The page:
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US investigators question Goodyear Malaysia workers over labor practices

Posted On: Nov. 23, 2021 10:52 AM CST


(Reuters) -- U.S. government investigators have interviewed workers at Goodyear Tire & Rubber Co.'s Malaysian factory about their working conditions, employees told Reuters, intensifying scrutiny of potential labor abuses by the tire maker in the country.

The questioning by the Department of Homeland Security could lead to U.S. prosecutions of one of the world's biggest tire makers, which faces related lawsuits and two ongoing investigations by regulators in Malaysia and the United States, each looking into potential exploitation of foreign workers.

Five current and former Goodyear Malaysia staff said Homeland Security Investigations agents have asked about their working and living conditions, details of court cases they filed against Goodyear, a police complaint alleging threats from Goodyear staff and workplace accidents.

In video calls over the past 11 months or more, the agents from the main criminal investigation unit of the Department of Homeland Security also requested documents relating to their employment, said the workers, who asked not to be identified because they feared reprisals.

Reuters could not determine the specific violations that HSI is seeking to establish.

HSI said it does not comment on ongoing investigations.

Ohio-based Goodyear said it was committed to ensuring its supply chain practices adhered to laws and to its own policies.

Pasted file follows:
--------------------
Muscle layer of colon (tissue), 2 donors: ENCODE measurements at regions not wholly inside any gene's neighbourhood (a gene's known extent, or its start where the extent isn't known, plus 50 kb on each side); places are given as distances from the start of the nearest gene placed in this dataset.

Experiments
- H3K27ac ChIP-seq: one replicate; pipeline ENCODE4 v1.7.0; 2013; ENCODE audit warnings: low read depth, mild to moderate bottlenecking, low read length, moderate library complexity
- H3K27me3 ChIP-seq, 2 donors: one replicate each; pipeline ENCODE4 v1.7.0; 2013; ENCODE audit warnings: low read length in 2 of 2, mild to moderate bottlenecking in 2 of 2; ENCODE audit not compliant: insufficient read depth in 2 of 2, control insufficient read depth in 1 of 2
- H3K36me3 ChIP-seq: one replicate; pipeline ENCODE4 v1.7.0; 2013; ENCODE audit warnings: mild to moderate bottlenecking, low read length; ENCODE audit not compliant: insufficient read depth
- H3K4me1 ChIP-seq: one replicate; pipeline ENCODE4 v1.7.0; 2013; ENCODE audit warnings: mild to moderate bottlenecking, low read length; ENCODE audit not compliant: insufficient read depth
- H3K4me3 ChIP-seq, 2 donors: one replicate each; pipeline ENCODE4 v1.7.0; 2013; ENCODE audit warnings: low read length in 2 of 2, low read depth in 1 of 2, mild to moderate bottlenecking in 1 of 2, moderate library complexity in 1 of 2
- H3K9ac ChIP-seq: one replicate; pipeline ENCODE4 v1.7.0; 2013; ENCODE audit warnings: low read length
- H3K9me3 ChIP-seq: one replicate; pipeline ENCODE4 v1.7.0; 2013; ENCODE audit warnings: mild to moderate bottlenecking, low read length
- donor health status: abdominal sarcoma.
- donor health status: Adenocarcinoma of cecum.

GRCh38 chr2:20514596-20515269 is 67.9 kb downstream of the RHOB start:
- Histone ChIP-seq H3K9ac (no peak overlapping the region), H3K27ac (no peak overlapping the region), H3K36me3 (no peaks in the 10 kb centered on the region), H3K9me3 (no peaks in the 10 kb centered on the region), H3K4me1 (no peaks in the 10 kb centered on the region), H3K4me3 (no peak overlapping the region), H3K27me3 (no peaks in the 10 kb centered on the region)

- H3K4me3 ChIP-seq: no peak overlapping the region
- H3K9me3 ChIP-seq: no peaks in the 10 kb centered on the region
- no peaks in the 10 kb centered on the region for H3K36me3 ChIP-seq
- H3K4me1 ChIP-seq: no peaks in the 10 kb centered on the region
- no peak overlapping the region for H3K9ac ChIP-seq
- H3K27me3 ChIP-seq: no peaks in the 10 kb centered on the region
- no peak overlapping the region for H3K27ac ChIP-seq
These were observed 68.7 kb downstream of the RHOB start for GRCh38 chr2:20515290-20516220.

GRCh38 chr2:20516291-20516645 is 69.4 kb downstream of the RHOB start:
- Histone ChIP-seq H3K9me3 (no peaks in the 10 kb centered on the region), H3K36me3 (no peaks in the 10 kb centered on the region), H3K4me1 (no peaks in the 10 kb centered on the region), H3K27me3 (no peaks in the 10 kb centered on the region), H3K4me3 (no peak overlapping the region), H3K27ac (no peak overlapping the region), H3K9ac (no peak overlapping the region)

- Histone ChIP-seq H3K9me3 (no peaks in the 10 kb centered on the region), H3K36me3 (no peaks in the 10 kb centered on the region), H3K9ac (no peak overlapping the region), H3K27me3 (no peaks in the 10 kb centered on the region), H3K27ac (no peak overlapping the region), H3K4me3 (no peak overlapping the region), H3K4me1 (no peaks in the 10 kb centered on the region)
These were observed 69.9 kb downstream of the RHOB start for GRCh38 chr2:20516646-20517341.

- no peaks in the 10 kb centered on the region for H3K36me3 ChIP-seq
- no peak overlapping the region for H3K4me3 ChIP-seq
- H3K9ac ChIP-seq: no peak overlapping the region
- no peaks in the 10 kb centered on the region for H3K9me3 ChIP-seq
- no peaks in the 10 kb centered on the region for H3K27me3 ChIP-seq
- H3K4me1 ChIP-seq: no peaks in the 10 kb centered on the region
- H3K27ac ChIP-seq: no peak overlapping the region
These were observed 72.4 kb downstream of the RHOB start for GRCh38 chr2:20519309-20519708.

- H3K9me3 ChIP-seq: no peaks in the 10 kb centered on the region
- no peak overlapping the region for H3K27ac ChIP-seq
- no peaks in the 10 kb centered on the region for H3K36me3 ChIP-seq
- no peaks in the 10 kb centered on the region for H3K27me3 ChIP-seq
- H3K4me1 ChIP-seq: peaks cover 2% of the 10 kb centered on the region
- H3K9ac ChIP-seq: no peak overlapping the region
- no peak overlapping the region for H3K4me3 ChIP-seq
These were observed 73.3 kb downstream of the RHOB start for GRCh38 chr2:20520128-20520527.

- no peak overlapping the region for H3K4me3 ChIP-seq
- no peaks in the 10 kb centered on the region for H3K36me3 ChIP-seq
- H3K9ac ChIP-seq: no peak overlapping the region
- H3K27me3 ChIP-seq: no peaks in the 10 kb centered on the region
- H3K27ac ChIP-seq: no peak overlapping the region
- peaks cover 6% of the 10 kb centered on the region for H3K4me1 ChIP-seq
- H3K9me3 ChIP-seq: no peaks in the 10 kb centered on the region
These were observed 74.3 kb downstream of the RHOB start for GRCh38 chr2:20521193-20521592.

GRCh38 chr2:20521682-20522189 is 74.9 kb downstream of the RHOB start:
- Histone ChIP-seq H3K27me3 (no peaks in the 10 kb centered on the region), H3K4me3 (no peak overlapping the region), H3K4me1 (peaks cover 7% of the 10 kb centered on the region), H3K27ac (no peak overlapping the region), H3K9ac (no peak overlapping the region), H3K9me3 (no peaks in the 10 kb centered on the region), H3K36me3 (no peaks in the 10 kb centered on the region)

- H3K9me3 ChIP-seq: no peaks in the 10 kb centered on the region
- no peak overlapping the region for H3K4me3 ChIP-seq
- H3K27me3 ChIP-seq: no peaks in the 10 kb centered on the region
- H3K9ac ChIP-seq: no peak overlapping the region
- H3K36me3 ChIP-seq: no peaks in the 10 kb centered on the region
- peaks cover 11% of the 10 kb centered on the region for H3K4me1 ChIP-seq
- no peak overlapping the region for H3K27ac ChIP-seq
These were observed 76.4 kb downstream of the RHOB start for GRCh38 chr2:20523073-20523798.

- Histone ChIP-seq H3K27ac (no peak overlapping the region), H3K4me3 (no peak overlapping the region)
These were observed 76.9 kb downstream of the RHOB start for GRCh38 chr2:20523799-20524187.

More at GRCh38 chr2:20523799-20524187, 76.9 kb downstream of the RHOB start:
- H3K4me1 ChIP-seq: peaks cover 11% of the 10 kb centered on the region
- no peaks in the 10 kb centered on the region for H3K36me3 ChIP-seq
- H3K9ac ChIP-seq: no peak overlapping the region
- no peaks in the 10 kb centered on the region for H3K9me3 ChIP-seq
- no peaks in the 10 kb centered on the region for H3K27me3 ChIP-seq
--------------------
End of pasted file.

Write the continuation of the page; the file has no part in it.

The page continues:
"Goodyear and Goodyear Malaysia are currently undertaking a thorough review of the matter, including retaining an independent social auditing firm to inspect working and housing conditions," Goodyear told Reuters in an emailed statement. Goodyear did not identify the audit firm.

The HSI questioning follows initial allegations filed in three complaints by 185 migrant workers from Nepal, India and Myanmar - including the five who spoke to Reuters - against Goodyear Malaysia in the country's industrial court in 2019 and 2020. They alleged unpaid wages, citing non-compliance with a collective agreement, wrongful deductions and threats to migrant workers.

In 2020 and in June, the court ordered Goodyear to pay back wages to some workers and comply with the agreement. The company has appealed the verdicts.

Goodyear told Reuters it has now committed to a settlement with the workers represented in the labor dispute.

The company argued in court that foreign workers are not entitled to the benefits of the collective agreement because they are not union members. It has declined to comment on the allegations.

Malaysia's largest fund manager, Permodalan Nasional Berhad, which owns 49% of Goodyear Malaysia, did not respond to requests for comment.